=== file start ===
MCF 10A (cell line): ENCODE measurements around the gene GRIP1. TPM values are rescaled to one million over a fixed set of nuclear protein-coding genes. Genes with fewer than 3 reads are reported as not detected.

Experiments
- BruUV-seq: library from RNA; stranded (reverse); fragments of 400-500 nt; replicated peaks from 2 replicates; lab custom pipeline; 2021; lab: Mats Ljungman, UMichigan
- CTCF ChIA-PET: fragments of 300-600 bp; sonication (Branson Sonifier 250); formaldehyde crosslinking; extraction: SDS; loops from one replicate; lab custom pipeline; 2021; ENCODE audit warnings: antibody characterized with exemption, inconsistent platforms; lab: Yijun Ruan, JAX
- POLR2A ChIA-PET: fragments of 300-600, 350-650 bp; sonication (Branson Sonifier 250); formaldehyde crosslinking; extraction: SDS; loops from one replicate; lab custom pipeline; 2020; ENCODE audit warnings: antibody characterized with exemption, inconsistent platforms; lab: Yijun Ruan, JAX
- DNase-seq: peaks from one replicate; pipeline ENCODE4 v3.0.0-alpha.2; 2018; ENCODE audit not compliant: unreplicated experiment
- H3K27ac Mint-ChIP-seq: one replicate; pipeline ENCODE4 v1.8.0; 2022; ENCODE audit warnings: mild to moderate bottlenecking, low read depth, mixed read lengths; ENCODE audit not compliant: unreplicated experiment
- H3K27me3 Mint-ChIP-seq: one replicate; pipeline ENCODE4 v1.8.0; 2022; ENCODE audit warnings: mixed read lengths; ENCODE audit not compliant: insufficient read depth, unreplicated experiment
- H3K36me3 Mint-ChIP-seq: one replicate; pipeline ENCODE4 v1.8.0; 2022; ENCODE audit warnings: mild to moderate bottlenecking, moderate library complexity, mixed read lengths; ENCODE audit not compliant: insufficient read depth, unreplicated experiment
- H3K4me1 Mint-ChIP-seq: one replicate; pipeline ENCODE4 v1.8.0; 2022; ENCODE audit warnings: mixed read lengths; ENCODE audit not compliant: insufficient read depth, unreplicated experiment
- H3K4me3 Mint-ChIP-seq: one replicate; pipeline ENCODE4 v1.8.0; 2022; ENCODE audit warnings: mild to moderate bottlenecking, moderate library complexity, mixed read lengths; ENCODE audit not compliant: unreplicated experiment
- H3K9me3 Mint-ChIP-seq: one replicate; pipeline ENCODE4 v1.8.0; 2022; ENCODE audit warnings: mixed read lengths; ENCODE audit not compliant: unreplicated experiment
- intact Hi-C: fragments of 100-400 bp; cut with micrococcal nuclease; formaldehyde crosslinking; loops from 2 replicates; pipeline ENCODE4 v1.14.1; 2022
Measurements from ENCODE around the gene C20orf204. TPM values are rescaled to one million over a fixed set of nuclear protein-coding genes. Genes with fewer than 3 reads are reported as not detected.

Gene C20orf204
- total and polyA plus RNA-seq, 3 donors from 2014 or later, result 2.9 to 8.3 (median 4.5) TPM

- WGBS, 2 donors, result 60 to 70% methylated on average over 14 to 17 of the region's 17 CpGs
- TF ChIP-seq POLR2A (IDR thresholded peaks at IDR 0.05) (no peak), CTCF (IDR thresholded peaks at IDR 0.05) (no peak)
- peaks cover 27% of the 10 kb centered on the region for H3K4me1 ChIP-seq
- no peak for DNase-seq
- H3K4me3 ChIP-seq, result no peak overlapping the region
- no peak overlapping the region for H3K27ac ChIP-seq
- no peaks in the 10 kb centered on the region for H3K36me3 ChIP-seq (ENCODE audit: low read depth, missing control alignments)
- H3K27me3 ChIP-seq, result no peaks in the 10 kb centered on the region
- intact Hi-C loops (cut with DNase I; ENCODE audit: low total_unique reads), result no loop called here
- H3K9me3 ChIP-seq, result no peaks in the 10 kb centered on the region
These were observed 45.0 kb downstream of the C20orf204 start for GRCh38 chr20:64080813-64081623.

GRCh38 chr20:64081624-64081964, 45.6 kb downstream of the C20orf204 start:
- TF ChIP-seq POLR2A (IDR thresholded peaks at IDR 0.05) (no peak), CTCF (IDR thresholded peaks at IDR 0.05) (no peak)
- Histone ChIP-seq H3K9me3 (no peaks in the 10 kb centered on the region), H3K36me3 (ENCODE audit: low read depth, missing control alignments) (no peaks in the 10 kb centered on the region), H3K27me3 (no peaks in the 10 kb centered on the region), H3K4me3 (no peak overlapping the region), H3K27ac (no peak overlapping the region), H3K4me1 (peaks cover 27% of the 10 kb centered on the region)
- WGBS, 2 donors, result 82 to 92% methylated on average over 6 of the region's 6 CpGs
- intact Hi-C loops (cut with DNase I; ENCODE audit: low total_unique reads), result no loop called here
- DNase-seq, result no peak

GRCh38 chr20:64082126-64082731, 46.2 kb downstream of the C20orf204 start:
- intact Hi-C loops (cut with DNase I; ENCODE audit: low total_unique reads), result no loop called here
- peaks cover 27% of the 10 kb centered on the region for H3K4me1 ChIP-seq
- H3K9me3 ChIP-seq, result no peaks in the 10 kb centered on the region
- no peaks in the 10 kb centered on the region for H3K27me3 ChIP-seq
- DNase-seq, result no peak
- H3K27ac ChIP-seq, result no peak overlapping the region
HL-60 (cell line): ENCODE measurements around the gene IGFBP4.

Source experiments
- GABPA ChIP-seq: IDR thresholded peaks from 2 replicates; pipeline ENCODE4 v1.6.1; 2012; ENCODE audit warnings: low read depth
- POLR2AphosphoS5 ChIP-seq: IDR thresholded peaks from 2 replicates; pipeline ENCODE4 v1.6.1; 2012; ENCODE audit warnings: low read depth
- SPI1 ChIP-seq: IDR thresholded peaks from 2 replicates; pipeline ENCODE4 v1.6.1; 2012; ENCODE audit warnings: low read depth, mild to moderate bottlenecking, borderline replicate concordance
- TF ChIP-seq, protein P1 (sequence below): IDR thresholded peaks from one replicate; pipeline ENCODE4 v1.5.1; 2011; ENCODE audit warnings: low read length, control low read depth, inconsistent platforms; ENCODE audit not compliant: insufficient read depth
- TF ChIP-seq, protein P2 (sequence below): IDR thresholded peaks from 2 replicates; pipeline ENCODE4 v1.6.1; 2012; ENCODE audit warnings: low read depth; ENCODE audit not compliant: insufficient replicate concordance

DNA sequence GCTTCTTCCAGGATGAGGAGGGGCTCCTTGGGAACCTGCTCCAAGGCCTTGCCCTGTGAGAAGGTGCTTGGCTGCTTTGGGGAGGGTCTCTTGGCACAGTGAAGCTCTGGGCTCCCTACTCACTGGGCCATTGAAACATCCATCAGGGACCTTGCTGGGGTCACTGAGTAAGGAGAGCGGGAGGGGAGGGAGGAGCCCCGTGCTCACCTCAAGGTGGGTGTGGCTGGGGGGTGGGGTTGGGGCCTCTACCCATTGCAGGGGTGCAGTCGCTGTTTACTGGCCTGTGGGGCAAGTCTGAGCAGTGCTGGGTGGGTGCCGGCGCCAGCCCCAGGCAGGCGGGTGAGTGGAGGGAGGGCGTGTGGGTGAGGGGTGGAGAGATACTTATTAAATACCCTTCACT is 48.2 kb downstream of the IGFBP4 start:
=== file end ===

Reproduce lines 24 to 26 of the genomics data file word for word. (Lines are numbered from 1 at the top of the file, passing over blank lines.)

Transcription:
- H3K27me3 ChIP-seq, result no peaks in the 10 kb centered on the region
- intact Hi-C loops (cut with DNase I; ENCODE audit: low total_unique reads), result no loop called here
- H3K9me3 ChIP-seq, result no peaks in the 10 kb centered on the region